The most telling thing about the interview is how obvious it becomes that CNN is absolutely, purposefully clueless about the volumes of information that have been revealed, by the I.G. report, by John Solomon and Sarah Carter, by Gregg Jarrett in his book The Russia Hoax, and by a plethora of other real news outlets that have been reporting on the Clinton-DNC invention of a Trump collusion with Russia for months and months.

CNN has its fingers in its ears. The people there do not want to know anything that does not support their anti-Trump mindset.

She is so trapped in her never-Trumpism that she cannot see that millions of Americans are better off since Trump became president, that several millions of people are no longer on food stamps, and that millions of Americans are no longer unemployed. Needless to say, she never mentioned the 4.1% GDP. She never mentioned the fact that it was the Clinton campaign, the DNC, and the FBI who paid for the phony dossier that triggered, unlawfully, the Mueller investigation. No, no, no.

Crimes, no matter how egregious, committed by Democrats are not crimes to CNN.

Who killed the news? By Richard Fernandez – “Recently the New York Times accused Donald Trump of destroying journalism.”

“What made a few Russian trolls so powerful was not their miserably puny infrastructure but the network they could rent out from the billion dollar behemoths in California — to whom they were just another customer.

But who can confront companies richer than whole countries? Despite the bureaucratic bravado only the market has so far been up to the task of delivering a judgment of Silicon Valley’s business model.

Not long after Twitter was struck by a similar loss. The market had done something the political establishment had not previously nerved itself to do — possibly because they themselves were using social media to manipulate the public. As Wikipedia notes fake news has been been as a tool of statecraft for centuries. Fake news itself is not a problem; it only becomes a problem for elites when it veers out of control.

What makes the current fake news problem particularly hard for the establishment to solve is the dilemma posed by two conflicting requirements: Silicon Valley at once allows the establishment to manipulate the public while simultaneously creating the means for others to undermine it. One of the great ironies of the modern age is than an industry at once the greatest ally of liberal politics should also be its greatest potential foe. Efforts to resolve the dilemma have so far failed.

Patriotism: The Secret of Trump’s Success by Karin McQuillan – “Patriotism is a virtue that our politicians talk about a lot, in utterly empty ways. Many Democrats think it is a vice.”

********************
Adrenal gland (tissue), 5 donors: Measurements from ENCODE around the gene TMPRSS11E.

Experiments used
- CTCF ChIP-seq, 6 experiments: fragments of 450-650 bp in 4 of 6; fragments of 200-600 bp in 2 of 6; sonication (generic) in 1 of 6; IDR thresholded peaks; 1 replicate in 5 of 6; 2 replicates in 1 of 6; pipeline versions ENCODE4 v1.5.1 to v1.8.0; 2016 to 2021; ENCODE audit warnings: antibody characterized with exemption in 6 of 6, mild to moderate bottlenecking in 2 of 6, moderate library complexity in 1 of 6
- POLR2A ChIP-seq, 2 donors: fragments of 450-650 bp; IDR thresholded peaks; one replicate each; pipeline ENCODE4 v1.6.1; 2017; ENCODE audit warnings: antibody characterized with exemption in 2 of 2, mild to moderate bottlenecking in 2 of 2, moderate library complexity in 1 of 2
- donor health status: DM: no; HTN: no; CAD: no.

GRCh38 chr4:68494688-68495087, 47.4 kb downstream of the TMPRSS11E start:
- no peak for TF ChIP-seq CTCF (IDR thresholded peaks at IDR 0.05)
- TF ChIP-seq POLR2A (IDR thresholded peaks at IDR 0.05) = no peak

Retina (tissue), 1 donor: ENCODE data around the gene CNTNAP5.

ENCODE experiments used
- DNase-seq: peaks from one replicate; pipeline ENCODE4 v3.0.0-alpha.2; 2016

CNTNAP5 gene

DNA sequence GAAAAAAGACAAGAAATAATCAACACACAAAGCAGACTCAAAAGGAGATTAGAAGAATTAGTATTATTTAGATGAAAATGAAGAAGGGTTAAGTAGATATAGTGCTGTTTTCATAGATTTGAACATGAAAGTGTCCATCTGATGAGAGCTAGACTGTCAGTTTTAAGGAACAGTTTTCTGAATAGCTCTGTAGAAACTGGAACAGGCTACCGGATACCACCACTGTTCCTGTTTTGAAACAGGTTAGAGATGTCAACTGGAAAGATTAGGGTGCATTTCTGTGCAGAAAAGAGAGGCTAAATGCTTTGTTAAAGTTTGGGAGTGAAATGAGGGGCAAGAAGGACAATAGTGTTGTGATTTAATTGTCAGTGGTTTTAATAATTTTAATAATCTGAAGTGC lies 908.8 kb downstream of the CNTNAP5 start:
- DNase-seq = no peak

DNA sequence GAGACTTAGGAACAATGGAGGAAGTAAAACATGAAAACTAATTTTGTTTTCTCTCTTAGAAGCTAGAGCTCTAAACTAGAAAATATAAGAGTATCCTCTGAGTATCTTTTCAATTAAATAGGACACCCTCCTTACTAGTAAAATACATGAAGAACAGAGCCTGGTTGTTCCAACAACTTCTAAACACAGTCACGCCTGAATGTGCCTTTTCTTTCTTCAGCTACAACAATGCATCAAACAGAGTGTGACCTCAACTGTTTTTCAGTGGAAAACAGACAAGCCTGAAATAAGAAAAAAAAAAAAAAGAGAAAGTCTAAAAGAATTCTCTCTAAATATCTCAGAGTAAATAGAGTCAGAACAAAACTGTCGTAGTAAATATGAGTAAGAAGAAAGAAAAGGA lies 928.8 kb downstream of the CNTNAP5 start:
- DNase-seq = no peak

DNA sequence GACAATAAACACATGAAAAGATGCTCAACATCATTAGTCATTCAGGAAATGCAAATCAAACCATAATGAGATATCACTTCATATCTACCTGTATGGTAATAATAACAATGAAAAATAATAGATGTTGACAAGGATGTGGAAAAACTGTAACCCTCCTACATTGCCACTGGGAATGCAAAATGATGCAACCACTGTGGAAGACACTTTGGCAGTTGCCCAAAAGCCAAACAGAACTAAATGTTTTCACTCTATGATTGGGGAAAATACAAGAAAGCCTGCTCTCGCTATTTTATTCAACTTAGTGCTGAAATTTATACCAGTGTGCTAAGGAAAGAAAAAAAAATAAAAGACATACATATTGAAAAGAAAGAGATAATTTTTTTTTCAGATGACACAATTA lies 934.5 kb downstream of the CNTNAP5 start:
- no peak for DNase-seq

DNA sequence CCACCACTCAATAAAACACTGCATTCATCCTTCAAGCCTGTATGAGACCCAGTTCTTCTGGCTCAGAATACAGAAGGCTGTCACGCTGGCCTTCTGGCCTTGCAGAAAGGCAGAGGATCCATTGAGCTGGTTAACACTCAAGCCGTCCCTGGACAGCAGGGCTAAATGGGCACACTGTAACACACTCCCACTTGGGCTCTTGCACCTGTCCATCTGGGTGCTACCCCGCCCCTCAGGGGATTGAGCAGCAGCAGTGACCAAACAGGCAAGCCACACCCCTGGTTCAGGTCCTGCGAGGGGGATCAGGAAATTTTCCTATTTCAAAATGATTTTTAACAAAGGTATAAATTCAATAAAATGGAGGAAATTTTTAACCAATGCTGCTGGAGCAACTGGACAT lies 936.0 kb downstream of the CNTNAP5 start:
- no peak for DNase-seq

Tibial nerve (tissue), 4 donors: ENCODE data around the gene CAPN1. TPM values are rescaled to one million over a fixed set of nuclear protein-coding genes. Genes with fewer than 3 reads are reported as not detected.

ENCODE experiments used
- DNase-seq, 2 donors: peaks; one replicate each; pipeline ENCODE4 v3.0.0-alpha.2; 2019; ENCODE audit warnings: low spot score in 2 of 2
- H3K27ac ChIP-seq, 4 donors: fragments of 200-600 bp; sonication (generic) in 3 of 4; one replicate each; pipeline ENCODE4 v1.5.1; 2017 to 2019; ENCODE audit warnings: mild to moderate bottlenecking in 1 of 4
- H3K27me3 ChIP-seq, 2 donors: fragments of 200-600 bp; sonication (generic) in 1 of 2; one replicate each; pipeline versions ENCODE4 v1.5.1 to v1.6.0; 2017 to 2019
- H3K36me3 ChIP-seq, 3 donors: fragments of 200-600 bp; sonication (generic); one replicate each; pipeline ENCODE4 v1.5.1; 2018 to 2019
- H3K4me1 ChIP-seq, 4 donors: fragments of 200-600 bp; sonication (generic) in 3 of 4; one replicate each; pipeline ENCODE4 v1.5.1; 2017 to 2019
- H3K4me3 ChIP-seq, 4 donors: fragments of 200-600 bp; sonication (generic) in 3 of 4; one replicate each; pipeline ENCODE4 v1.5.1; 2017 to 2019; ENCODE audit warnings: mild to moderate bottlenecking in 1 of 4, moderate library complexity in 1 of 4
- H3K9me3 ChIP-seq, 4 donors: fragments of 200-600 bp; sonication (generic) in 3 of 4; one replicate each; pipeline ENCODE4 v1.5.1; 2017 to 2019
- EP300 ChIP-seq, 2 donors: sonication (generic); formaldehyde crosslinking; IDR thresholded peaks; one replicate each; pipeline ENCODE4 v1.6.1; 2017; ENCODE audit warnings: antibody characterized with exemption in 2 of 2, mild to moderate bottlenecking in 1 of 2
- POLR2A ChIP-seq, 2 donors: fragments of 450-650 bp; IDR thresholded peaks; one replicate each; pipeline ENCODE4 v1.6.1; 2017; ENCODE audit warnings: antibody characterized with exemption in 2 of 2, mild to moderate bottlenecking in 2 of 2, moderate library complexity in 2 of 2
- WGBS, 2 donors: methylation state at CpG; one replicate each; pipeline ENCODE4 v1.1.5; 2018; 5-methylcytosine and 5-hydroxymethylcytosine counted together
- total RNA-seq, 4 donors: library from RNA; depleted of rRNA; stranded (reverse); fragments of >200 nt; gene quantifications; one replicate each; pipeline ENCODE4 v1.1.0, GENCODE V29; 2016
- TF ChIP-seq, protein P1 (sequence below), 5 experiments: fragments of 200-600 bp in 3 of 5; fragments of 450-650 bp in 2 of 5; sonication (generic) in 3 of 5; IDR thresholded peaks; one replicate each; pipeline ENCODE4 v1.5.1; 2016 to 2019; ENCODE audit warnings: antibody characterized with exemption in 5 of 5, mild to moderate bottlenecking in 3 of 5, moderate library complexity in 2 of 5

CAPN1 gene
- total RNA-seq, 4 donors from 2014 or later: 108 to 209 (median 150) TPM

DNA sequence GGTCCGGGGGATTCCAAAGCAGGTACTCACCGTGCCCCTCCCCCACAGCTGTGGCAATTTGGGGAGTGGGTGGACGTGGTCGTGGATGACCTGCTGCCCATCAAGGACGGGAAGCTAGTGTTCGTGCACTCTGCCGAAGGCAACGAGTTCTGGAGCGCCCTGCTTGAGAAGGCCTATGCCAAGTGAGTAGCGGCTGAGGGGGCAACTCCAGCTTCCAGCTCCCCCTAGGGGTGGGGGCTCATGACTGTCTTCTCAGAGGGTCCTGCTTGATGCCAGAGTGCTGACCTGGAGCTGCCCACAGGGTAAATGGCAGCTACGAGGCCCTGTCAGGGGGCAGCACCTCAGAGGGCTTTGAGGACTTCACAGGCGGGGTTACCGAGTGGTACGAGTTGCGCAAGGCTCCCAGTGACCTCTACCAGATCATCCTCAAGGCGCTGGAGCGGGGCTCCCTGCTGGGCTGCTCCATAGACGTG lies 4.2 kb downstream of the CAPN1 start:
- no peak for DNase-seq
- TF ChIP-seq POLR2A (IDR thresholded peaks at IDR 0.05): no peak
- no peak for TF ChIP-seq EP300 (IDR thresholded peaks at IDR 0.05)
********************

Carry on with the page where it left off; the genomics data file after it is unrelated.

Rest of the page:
“Trump lives American patriotism. It is the reason he ran for president and the reason he won. He knows we are a great country.

Trump recognizes and is comfortable with power – his personal power, America’s power. He does not think power is toxic. He thinks American and presidential power is wonderful and meant to be used for our common, national good.

Our president loves to build.

Trump the builder likes to do things. He likes responsibility. He likes seeing concrete outcomes. He knows that America can do things. We are so rich and so powerful as a country that we can do everything we need to do to promote American security and prosperity. Using American power for these ends is nothing to be ashamed of. It is his job.

What Are Your Child’s Passions? By Dennis Prager – Dan Scotti, lifestyle writer at the website Elite Daily, and a millennial, wrote a perceptive piece on the matter titled, “Why Don’t Millennials Have Hobbies Anymore?

“There is a world of difference between being active and being passive, between creating something and watching something, between doing something and being entertained.

I’m not picking on millennials. The problem is not new. In 1984, Neil Postman wrote a book whose title said it all: “Amusing Ourselves to Death.” It’s as relevant today as it was in 1984.

The question, then, is what, if anything, can we do about this?

Parents need to cultivate hobbies or, if you will, passions in their child. The only passion most middle-class and upper-class parents cultivate in their children is getting good grades so that they can get into a prestigious college. But that is misguided. If the most important passion you cultivate in your child is getting good grades, what will your child’s most important passion be after leaving school — in other words, for the next 70 years of his or her life?

Schools are complicit. …

Following a passion is rather difficult if you don’t have one.